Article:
The independent analyst firm Burton Group recently released a proposed set of standards for server virtualization -- some required, some preferred, some optional -- to help IT see beyond the data sheet marketing check boxes for EMC VMware's ESX, Microsoft's Hyper-V, and Citrix's XenServer. VMware supports 27 of the requirements and most of the preferred and optional standards, while Hyper-V supports 24 of the required standards and fewer of the others (my previous post "A new wrinkle -- and possible conclusion -- for the hypervisor wars" discusses who would be affected by those three "required" omissions in Hyper-V).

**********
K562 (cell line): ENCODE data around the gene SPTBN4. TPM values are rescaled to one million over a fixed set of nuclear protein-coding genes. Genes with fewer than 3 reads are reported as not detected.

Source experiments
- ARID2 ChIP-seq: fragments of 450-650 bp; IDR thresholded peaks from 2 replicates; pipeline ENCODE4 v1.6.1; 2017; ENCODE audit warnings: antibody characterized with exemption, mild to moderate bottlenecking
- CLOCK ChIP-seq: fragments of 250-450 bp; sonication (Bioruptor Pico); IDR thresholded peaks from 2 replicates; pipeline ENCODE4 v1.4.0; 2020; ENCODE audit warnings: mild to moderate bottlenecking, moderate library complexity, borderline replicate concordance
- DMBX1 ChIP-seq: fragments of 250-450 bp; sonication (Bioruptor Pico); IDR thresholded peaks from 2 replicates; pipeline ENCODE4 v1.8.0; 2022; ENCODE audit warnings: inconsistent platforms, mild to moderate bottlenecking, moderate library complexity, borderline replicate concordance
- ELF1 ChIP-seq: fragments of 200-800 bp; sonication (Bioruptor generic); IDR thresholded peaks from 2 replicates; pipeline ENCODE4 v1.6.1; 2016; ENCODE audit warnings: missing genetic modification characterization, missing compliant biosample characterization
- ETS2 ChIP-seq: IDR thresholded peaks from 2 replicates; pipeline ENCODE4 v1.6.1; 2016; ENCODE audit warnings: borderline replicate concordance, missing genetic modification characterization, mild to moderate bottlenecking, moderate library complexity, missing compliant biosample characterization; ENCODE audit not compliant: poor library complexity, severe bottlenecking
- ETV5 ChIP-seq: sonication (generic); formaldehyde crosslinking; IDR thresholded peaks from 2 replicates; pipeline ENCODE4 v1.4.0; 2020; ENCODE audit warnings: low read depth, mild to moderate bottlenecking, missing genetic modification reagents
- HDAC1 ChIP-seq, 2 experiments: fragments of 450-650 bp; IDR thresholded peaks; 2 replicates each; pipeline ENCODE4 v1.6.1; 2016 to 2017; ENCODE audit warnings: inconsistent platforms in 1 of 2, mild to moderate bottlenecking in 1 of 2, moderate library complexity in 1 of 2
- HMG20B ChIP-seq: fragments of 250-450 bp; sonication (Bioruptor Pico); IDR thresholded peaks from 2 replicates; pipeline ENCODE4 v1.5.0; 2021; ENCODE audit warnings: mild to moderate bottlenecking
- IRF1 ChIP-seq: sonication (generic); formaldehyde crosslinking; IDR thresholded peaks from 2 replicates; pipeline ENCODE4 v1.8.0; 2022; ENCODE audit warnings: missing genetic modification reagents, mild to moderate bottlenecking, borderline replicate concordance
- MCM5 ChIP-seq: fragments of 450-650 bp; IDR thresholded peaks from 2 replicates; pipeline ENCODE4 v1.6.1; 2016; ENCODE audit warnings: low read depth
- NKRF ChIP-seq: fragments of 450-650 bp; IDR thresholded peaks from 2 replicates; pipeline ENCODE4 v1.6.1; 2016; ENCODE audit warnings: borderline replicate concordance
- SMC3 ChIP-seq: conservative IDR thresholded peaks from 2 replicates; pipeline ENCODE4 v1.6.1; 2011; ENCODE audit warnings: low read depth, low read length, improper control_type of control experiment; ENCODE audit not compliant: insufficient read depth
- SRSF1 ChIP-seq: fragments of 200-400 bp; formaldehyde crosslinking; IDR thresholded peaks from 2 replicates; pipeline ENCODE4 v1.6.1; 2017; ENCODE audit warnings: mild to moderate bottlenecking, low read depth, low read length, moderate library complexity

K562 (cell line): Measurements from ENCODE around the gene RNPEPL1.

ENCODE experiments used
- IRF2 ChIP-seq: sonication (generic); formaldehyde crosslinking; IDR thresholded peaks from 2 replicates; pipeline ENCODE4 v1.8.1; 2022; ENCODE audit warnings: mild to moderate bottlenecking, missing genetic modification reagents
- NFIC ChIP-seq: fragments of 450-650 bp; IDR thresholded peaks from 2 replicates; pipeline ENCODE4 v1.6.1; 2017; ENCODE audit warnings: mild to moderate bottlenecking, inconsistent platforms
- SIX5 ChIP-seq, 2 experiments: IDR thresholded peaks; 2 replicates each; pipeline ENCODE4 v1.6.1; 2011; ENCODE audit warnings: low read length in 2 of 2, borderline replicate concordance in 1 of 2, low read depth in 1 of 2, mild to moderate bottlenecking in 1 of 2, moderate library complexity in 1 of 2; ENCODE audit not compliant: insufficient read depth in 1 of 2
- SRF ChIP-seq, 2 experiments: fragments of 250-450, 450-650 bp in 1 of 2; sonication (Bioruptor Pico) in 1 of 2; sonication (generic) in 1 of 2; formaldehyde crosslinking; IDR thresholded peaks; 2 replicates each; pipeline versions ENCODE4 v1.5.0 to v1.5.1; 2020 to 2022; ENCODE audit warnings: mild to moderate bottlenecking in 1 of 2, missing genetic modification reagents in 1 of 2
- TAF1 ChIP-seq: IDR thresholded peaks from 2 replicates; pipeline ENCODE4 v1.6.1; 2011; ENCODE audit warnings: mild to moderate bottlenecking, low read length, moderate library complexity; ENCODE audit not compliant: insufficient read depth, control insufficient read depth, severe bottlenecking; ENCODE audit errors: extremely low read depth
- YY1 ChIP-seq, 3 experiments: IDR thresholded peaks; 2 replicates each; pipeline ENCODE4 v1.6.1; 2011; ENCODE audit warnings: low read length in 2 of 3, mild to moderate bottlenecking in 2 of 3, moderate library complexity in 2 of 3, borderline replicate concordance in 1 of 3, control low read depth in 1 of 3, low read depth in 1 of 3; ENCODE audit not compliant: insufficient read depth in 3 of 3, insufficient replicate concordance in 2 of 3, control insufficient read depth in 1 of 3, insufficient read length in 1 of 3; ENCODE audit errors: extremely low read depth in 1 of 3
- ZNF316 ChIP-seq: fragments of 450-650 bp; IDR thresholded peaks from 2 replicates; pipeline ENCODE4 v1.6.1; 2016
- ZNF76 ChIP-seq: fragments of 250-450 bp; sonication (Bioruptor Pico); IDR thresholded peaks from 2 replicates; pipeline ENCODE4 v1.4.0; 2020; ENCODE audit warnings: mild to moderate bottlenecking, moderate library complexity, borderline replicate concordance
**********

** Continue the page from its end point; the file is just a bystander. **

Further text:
Note: Actually, according to Chris Wolf (Citrix CTP, MVP for Microsoft Virtualization, vExpert for VMWare), the author of the Burton Group criteria, Hyper-V meets 25 of the 27 requirements because he was able to successfully cluster SCVMM.
Recently I've examined closely the Burton Group criteria and it is quite impressive. Weighing in at 70 pages, the criteria has some debatable features in terms of placement (required, preferred or optional) but hits everything you can imagine that clients could ask for in a solution. As I've mulled over Burton Group's recommendations, I've come to believe that one of its preferred standards -- memory overcommit -- should be considered a requirement. Right now, only VMware ESX meets that condition.
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